Why do companies report?
In KPMG’s 2011 International Survey of Corporate Responsibility Reporting, the two greatest reporting motivations by companies were external accountability and improving internal management processes. Companies use sustainability reporting to improve their brand/reputation, enhance their competitive position, and motivate employees or business partners. At the same time, the development of such a report may be the first time that  companies have created a consolidated overview of their activities and results. Therefore, sustainability reporting also serves to create internal alignment, set targets, define gaps in activities, and manage risks. Good strategy, management, and monitoring are the fundamental building blocks for effective reporting. 
Hong Kong listed companies should consider the following:
  1. What is the overall relevance of environmental and social issues to your industry sector or your business in the eyes of you and of your stakeholders?
  2. What is your ability to identify and measure your current initiatives and activities across your business that are related to sustainability?
  3. How will you be able to use transparency and reporting to improve your internal management or  build your reputation and credibility within the market?
Some companies may be in a position to immediately begin preparing a report while others may need to first spend time building internal management systems to enable them to coordinate and monitor sustainability initiatives. However, ultimately, all companies will need to decide on a strategy for ESG disclosure.
Tips about pursuing reporting
Use reporting to build management capacity alongside reputation – Issuing a report is an opportunity to build internal consensus regarding the focus of sustainability activities, define targets, set up a KPI structure and improve internal reporting. Reporting should be the result of good management and not an independent activity.
Allow time to prepare – The first report requires the most effort. Give yourself time to define your focus, educate internally, and gather information. Do not try to write your first report in just a few months.
Plan in stages – Nobody can produce a perfect report in the first year. Plan to build your reporting in stages and invite your stakeholders to help you.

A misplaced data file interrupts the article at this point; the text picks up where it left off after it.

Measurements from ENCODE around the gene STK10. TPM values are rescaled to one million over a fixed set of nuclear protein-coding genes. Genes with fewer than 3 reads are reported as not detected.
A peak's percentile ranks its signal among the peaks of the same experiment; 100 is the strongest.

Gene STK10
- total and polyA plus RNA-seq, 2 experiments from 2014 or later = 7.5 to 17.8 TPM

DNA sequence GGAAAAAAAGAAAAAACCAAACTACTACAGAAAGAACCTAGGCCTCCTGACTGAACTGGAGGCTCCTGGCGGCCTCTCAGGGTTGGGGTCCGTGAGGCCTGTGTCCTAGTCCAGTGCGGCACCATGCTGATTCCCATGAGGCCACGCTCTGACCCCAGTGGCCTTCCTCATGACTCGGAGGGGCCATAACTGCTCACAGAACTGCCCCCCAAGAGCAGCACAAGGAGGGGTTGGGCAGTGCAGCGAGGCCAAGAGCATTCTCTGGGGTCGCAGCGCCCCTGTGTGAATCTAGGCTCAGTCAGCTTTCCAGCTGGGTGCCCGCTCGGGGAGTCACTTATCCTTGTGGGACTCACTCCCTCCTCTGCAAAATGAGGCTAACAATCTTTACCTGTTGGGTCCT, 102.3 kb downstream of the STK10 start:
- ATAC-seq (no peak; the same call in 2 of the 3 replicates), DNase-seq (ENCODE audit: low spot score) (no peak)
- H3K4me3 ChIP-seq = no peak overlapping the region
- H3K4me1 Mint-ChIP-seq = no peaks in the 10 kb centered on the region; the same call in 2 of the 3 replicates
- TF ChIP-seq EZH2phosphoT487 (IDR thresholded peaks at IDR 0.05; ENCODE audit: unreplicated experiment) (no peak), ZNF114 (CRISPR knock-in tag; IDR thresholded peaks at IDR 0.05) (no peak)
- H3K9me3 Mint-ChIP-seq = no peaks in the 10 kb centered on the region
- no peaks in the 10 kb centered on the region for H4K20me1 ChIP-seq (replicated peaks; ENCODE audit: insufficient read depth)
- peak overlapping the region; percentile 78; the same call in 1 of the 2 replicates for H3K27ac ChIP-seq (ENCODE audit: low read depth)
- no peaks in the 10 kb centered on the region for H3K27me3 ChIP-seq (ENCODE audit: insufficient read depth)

Leverage standards – Guidelines such as the GRI or ISO have developed over the course of many years and provide a useful reference for companies trying to understand sustainability. Look to them for insights.
Utilise stakeholders – The stakeholders outside your organisation are potential partners and sources of insight. Use your reporting to engage, learn and build collaboration.
What is the future of integration?
The HKEx guidelines recognise either stand-alone sustainability reporting or the integration of  sustainability information into an  annual report. Over the last few years, companies have gradually started to experiment with integrating  sustainability information into annual reports in a more structured and systematic manner. Some companies have moved to a single report format and  others have maintained both an integrated report and a sustainability report.
The future of reporting continues to evolve. However, there are two clear trends that remain regardless of the type or report. First, there is a growing investor audience interested in understanding a company’s sustainability performance. This audience will expect  a narrative about the links between sustainability and value drivers, as well as  an outline of the quantitative indicators. All stakeholders (not just investors) also now expect sustainability information to be tracked, consolidated, and disclosed in a much more systematic way. Second, reporting needs to shift from a philanthropic focus to one that examines how environmental and social trends affect the company and its management strategy.